Surf and Conservation in the Atlantic: Protecting Azorean Waves

Picture of By João de Macedo

By João de Macedo

Big Wave Surfer & STW Ambassador

The Azores has always been a mythical surf destination for Portuguese and European surfers. When I look at the map of the archipelago, stories of the Greek legends and the search for Atlantis immediately come to mind. The whisper of giant waves crashing on volcanic rocks has always stirred my spirit, as well as so many others before me.

My first expedition to the Azores was back in the winter of 2012-2013 after a tip from my coach and mentor, Ze Seabra. With Eric Rebiere, Marco Medeiros, Joana Andrade and local boy Garoupinha, we set out to map and find waves through the EDP MarSemFim project.

We started on the island of Sao Miguel and our search led us to two epic outer reefs, Baixio Santana and Baixio Viola. It was a dream come true: we found incredible big waves in the middle of the Atlantic that had never been surfed. 

This kicked off a love affair with the islands, as I started traveling over every season and putting together the right team to find and surf these mythical waves.

Surfing in the Azores brings me back to the foundations of what is so magnetic about the sport.

It returns surfing to a wilderness-like experience, as the conditions in the middle of the Atlantic are constantly changing and success is never guaranteed. And then, beyond the waves, there are unique and biodiverse surf ecosystems that harbor so much life and power, showcasing the raw beauty of nature.

Returning to the Azores with Save The Waves

As a big wave surfer, and Save The Waves Coalition and Patagonia Ambassador, I have had the privilege of visiting many incredible surf destinations around the planet. 

When Save The Waves reached out with an opportunity to return to the Azores, to the place that sparked such awe – and better yet with an opportunity to give back to that place – I was ready to go. After all, I had first joined Save The Waves during their inception in 2005 and helped create their World Surfing Reserve program.

Now, they are unrolling their newest program: Surf Protected Area Networks (SPANs), which identifies, prioritizes and protects surf ecosystems around the world. And the Azores has been included in this innovative new project. 

The Azores is at a critical moment and on the cutting edge of the creation and management of a broad network of Marine Protected Areas. The Azores is within the Mediterranean biodiversity hotspot and is regarded as a refuge for endemic species. The marine environment has an immense cultural value to the Azores.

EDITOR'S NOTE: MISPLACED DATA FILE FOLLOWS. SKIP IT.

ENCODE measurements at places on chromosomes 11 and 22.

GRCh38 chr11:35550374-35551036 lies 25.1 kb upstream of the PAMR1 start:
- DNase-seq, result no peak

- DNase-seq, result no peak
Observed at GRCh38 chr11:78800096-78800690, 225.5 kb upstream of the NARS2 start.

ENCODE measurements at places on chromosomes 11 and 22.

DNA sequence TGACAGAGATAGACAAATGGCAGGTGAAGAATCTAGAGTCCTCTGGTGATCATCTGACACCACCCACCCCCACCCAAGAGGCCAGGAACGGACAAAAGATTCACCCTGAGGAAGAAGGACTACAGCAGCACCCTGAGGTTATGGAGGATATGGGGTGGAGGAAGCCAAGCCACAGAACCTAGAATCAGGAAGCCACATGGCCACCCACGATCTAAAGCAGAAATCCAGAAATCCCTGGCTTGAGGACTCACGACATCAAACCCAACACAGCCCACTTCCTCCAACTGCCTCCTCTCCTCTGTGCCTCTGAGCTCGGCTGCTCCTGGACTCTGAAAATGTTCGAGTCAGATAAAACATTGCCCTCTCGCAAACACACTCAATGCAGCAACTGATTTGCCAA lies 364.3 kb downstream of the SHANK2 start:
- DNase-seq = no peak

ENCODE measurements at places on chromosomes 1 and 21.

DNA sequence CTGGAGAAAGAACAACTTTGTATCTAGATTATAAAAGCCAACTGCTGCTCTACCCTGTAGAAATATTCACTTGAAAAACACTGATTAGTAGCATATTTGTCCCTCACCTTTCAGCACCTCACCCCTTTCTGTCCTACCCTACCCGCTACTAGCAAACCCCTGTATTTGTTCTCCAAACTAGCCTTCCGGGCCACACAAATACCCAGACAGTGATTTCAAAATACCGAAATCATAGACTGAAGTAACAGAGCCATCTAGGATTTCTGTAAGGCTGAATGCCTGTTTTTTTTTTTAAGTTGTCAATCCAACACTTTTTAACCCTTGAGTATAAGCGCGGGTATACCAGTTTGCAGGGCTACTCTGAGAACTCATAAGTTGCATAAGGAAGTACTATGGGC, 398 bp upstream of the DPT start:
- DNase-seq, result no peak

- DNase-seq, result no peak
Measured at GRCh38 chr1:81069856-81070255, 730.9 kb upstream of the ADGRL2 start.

Miradouro da Ponta da Madrugada © Ryan Craig
Gonçalo Girao © Ryan Craig

Surfing is in this amazing position to contribute and help the process to protect the Azores’ coastal and marine resources through surf conservation – an approach that will benefit and sustain all local Azorean coastal communities. 

Bottom line: their inclusion in this new global conservation initiative has so much possibility.

So I started my work as The Azores Regional Coordinator. After all the years, it has been amazing to come back into the fold with Save The Waves staff, utilize my knowledge of Portuguese culture and waves, and take an active role in being part of this ocean.

Surfing in Azorean communities

The work behind the Azores Surf Protected Area Network started with identifying and researching surf breaks across the islands. For me, this meant on-the-ground connections, getting into the lineups and talking to the surfers whose breaks we hoped to protect. 

Local surfers in Azores are some of the most committed and passionate people I know.  

Historically, the ocean represents a place of danger to many Azoreans, a place where fishermen sometimes would never come back and where storms would wreak havoc on communities. Because of this, looking to the sea as a source of joy and recreation is a relatively recent concept to the islands.

Jacome Correia from Sao Miguel is the only young professional surfer from the islands and now other young Groms like Francisco Benjamin from Sao Miguel and Helena Moniz from Terceira are changing the paradigm for the sport and surfing communities in the islands.